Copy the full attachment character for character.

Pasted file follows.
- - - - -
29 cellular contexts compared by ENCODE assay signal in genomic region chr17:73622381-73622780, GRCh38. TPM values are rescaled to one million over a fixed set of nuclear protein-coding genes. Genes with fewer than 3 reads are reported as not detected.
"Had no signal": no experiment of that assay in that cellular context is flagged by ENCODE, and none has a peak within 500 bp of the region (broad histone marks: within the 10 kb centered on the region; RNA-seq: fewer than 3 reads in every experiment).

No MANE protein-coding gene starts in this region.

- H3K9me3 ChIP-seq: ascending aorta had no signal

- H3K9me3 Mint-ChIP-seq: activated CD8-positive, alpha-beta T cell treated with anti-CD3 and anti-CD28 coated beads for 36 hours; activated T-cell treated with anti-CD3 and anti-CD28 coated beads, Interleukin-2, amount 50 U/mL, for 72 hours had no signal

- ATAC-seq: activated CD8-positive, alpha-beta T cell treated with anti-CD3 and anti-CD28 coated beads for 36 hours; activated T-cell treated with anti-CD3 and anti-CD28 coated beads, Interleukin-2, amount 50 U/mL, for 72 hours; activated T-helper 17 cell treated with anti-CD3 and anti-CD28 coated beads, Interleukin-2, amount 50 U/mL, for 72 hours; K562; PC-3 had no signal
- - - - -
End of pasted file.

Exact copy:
29 cellular contexts compared by ENCODE assay signal in genomic region chr17:73622381-73622780, GRCh38. TPM values are rescaled to one million over a fixed set of nuclear protein-coding genes. Genes with fewer than 3 reads are reported as not detected.
"Had no signal": no experiment of that assay in that cellular context is flagged by ENCODE, and none has a peak within 500 bp of the region (broad histone marks: within the 10 kb centered on the region; RNA-seq: fewer than 3 reads in every experiment).

No MANE protein-coding gene starts in this region.

- H3K9me3 ChIP-seq: ascending aorta had no signal

- H3K9me3 Mint-ChIP-seq: activated CD8-positive, alpha-beta T cell treated with anti-CD3 and anti-CD28 coated beads for 36 hours; activated T-cell treated with anti-CD3 and anti-CD28 coated beads, Interleukin-2, amount 50 U/mL, for 72 hours had no signal

- ATAC-seq: activated CD8-positive, alpha-beta T cell treated with anti-CD3 and anti-CD28 coated beads for 36 hours; activated T-cell treated with anti-CD3 and anti-CD28 coated beads, Interleukin-2, amount 50 U/mL, for 72 hours; activated T-helper 17 cell treated with anti-CD3 and anti-CD28 coated beads, Interleukin-2, amount 50 U/mL, for 72 hours; K562; PC-3 had no signal